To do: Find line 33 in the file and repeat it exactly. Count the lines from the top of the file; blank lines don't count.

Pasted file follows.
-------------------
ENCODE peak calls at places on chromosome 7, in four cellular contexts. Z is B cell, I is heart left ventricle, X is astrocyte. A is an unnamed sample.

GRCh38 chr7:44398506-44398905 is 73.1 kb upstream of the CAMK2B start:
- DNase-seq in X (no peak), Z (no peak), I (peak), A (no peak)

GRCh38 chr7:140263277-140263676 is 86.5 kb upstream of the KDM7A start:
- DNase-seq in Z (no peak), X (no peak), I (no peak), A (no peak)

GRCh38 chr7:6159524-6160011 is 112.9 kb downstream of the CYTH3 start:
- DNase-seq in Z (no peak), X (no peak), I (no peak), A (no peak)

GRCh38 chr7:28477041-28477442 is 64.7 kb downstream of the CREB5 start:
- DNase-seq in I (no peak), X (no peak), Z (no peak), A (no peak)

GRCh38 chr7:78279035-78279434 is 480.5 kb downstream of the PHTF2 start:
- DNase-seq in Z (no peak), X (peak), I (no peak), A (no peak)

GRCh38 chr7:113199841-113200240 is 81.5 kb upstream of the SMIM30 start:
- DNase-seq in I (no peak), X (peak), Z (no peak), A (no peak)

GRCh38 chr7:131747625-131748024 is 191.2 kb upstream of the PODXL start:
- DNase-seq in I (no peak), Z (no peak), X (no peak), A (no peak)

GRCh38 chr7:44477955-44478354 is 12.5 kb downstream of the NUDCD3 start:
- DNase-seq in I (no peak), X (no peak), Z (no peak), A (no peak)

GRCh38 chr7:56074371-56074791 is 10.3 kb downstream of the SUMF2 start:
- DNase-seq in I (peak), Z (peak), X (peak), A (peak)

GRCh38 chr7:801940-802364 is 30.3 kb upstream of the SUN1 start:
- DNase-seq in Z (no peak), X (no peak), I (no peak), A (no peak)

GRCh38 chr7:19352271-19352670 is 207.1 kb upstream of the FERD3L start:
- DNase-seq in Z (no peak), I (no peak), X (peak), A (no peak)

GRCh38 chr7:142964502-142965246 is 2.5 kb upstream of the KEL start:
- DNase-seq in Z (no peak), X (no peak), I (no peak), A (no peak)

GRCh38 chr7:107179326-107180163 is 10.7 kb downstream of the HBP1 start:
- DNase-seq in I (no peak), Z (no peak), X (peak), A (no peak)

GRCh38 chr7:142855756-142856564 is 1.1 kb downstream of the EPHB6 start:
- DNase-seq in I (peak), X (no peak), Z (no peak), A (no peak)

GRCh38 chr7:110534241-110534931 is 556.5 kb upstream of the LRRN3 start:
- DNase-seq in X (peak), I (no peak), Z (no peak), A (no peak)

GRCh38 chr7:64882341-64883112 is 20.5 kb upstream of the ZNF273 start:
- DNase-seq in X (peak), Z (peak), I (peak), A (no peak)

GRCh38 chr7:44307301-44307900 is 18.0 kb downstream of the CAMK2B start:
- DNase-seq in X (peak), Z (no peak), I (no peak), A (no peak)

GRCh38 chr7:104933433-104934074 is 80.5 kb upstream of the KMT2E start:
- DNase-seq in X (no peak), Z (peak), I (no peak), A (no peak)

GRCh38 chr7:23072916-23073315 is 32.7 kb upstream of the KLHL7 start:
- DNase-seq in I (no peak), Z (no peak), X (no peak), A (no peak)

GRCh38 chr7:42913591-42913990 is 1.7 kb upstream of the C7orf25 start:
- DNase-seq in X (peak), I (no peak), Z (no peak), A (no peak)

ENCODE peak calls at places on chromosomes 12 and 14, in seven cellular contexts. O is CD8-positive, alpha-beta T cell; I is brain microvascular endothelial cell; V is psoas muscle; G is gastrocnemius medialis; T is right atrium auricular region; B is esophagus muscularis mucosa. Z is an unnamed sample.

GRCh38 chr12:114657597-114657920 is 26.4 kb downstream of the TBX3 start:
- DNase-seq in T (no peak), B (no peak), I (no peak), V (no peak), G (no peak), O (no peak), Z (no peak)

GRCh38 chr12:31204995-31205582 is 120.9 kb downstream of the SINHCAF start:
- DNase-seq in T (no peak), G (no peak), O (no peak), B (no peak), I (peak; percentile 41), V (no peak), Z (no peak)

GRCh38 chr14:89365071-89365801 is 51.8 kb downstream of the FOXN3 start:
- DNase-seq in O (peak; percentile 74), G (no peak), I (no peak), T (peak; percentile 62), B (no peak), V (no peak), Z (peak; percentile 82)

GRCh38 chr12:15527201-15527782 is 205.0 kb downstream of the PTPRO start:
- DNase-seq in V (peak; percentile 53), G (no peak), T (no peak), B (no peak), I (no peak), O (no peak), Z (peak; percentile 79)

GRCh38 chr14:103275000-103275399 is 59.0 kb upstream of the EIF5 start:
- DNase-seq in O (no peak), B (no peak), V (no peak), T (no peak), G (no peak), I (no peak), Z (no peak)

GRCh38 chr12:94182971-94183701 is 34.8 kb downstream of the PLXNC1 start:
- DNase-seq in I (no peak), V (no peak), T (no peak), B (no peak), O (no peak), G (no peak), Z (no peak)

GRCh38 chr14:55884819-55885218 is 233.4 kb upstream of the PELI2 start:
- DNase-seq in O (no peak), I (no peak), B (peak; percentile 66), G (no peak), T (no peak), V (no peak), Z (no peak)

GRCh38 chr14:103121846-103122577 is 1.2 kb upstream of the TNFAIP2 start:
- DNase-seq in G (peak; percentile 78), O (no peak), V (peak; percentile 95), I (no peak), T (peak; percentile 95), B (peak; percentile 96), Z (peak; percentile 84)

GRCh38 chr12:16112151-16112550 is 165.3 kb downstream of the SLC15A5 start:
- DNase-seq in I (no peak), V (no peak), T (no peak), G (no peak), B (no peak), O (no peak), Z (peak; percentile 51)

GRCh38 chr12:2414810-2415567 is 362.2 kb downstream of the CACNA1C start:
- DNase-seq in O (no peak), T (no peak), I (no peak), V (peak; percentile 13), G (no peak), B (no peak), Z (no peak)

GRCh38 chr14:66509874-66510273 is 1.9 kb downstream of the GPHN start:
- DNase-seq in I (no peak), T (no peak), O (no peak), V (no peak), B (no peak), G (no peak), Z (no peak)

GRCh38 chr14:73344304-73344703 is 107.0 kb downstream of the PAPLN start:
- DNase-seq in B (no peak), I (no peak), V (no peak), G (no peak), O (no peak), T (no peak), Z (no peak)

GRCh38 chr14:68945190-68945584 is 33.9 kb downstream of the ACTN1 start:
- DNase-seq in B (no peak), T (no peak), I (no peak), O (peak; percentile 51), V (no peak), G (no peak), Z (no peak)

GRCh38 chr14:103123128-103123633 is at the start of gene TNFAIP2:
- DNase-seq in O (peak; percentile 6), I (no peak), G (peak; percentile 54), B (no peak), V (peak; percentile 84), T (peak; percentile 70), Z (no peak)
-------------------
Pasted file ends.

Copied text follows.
- DNase-seq in X (peak), Z (peak), I (peak), A (no peak)